Claire’s relevance was waning in the late 2010s as the shopping malls where so many of its stores were located became less of a destination among young consumers. But after the brand’s exit from bankruptcy in 2018, it has been on an aggressive turnaround mission that has included a new store strategy that brought Claire’s outside of shopping malls, a new loyalty program strategy and a new executive leadership team. But its most powerful move started in the metaverse, and it is seeing the brand evolve in a completely new, entertaining direction.
Within a three-year period, the accessories retailer went from: Chapter 11 to IPO; and from a beloved tween fixture among aging millennials to a fun brand with a distinct point of view and an eye for innovation. And one of the key people to thank for that staggering brand pivot and revival is Kristin Patrick, the company’s Chief Marketing Officer.
With a rich tapestry of brands on her resume, including the Walt Disney Company and Playboy, Patrick has been a driving force in the brand’s big, bold efforts to win the eyes, hearts and dollars of Gen “Zalpha,” including ShimmerVille, its Roblox experience, which was designed as a digital franchise when it was introduced in October 2022.
“I’m so interested in new technologies and web3 because I’m just a naturally curious person, but my job is steeped in Gen Z, and they live their lives in a digital perspective,” Patrick explained during a fireside chat at Advertising Week NY in October. “They morph the physical and the digital world. I have a Gen Z child who lives her life going back and forth like crazy with technology and being present in the real world. It’s just part of how I think.”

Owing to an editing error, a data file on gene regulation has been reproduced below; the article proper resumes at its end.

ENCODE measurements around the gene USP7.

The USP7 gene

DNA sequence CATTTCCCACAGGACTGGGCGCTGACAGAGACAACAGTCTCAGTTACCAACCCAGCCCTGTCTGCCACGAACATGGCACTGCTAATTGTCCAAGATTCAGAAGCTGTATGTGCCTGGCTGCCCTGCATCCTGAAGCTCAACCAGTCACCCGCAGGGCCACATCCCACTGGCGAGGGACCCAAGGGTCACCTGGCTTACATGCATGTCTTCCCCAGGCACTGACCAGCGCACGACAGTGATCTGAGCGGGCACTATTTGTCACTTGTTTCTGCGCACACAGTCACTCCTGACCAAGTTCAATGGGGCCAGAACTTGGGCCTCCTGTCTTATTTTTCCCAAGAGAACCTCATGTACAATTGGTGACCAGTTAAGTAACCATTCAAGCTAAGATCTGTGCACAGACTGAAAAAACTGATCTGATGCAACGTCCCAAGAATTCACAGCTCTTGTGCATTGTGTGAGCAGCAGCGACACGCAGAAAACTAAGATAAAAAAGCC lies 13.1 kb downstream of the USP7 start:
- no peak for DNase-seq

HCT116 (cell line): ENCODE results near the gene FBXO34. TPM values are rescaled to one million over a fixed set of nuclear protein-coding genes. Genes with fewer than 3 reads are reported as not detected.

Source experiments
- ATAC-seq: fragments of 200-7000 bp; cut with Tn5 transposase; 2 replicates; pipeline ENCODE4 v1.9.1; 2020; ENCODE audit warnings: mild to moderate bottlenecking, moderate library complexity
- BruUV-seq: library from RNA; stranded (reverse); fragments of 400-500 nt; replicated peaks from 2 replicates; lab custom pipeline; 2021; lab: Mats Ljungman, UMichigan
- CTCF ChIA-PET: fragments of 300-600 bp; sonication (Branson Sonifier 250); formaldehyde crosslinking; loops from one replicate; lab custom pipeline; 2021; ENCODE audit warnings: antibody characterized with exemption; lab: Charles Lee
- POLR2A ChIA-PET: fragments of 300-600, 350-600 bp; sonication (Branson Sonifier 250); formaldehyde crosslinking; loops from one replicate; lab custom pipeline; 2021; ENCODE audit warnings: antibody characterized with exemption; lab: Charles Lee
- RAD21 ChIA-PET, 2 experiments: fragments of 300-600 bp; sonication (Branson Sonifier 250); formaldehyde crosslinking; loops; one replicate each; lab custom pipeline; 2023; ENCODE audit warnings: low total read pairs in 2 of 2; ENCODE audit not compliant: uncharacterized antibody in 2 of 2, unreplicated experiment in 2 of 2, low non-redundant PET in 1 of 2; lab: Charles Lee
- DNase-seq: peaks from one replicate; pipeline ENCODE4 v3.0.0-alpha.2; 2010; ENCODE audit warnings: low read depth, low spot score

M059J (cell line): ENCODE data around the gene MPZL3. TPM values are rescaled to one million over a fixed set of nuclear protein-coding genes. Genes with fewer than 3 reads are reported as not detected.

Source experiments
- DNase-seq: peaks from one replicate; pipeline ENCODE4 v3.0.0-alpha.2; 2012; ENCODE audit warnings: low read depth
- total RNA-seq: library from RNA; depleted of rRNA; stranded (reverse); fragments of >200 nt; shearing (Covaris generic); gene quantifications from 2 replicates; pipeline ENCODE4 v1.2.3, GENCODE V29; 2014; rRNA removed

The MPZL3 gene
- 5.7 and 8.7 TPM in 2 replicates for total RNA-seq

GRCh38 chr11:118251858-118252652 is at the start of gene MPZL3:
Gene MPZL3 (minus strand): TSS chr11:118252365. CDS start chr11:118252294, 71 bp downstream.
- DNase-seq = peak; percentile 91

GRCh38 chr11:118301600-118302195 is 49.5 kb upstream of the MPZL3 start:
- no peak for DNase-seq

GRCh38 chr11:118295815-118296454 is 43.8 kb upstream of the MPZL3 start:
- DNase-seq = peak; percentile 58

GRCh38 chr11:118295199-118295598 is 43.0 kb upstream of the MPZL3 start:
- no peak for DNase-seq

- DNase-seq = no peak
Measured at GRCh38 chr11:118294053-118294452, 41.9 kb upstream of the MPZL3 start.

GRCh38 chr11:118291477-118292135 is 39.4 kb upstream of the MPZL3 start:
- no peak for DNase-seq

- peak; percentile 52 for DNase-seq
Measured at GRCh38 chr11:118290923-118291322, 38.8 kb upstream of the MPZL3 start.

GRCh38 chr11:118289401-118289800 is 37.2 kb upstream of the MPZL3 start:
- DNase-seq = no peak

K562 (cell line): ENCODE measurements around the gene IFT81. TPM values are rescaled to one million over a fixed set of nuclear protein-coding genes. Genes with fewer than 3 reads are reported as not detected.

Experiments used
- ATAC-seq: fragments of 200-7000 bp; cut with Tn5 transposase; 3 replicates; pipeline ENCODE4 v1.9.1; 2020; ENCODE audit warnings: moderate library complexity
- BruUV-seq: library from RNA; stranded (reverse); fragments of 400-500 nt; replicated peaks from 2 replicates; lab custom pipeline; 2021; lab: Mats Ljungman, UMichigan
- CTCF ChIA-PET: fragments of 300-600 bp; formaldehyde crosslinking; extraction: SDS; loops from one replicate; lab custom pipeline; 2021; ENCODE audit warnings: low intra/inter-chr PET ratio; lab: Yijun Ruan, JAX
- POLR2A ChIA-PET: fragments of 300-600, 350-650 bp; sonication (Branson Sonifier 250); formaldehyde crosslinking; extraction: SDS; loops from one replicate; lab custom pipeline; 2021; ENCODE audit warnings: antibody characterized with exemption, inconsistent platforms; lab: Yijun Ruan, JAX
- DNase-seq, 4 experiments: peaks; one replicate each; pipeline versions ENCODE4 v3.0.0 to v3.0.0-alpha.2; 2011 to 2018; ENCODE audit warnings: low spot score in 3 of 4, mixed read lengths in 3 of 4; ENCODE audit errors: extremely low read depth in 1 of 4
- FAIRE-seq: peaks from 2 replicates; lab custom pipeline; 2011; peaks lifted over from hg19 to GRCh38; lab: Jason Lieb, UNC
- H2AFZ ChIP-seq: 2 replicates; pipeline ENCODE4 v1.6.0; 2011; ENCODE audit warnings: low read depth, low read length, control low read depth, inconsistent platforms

Designing a Rich Multimedia Property
While in ShimmerVille, players can get a job at the mall, pick their own outfits and even choose a special critter to go on a journey with them. The space even has a center stage where ShimmerVille will host exclusive programming and, based on player feedback, a new café. While Claire’s embarked on this journey to take a brick-and-mortar retail store and determine what that looks like in the metaverse, the brand is now bringing ShimmerVille out of the game and into stores.
“We’re launching a line of products that are based on the characters, which means we’re taking this piece of intellectual property and then taking it into a bunch of different dimensions to create scaled content and intellectual property that we own,” Patrick explained. “For many years, Claire’s has been out there supporting every movie, every character property, and so we started to think, ‘wait a second, we have a massive global footprint, we have 3,000 stores around the world, we have a loyalty program with 18 million members in it that’s only two years old. And so it’s like we have this captive audience, and honestly that’s a lot more than some entertainment networks have, right? So, the question became, ‘how do we use that?’”
ShimmerVille is Claire’s first piece of IP, and the brand is focused on evolving it and scaling it to drive revenue. The first phase, of course, is products, which includes stuffed animals, jewelry, backpacks and other merchandise categories that are synonymous with Claire’s. The next step is content: “Broadcast movies, programming around the pets, probably publishing as well, and then we’re going to take the IP into other platforms like Fortnite, Zepeto, Meta and Decentraland.”